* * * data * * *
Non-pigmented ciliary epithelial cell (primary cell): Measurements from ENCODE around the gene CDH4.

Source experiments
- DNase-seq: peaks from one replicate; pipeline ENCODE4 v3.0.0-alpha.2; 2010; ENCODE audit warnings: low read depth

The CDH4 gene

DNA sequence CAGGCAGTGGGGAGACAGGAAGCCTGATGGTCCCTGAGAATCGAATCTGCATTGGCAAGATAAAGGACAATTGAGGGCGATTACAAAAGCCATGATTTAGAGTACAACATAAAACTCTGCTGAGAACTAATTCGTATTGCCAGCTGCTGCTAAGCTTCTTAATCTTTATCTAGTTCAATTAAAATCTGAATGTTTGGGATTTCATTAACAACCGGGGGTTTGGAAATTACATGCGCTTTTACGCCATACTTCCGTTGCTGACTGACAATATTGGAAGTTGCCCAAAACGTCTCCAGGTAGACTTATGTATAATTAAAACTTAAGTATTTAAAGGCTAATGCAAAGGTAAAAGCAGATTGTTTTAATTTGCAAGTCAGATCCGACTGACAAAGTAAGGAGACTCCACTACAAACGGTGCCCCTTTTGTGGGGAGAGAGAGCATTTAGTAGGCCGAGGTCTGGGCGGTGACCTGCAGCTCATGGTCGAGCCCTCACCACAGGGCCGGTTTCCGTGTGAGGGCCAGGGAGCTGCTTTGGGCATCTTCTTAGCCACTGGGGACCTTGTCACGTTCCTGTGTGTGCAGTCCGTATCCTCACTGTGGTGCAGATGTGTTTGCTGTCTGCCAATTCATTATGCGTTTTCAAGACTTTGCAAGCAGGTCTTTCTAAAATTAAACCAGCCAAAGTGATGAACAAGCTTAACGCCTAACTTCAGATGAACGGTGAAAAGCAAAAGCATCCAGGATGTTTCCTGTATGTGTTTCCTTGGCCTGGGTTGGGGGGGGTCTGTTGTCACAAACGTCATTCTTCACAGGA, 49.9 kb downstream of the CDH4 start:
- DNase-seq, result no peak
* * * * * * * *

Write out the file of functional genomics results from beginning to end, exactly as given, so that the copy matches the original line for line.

Non-pigmented ciliary epithelial cell (primary cell): Measurements from ENCODE around the gene CDH4.

Source experiments
- DNase-seq: peaks from one replicate; pipeline ENCODE4 v3.0.0-alpha.2; 2010; ENCODE audit warnings: low read depth

The CDH4 gene

DNA sequence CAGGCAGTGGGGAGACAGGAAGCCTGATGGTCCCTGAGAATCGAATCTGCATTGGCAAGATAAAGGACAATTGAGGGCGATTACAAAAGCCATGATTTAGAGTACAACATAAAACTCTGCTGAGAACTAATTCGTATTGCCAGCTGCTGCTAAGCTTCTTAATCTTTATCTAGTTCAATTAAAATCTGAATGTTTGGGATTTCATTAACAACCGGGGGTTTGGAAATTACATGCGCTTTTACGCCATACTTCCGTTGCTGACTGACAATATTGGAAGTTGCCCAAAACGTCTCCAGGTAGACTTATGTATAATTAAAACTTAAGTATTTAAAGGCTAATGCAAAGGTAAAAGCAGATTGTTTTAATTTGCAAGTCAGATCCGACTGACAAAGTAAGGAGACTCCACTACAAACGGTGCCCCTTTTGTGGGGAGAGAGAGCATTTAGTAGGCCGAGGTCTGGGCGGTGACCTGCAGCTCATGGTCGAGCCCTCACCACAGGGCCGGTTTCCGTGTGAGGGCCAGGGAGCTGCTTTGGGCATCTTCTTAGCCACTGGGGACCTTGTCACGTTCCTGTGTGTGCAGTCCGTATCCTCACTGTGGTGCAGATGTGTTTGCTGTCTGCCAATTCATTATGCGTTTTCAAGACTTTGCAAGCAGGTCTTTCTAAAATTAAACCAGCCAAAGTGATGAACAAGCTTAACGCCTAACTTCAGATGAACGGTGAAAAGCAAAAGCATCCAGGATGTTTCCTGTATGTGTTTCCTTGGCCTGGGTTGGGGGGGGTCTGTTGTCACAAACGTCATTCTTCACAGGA, 49.9 kb downstream of the CDH4 start:
- DNase-seq, result no peak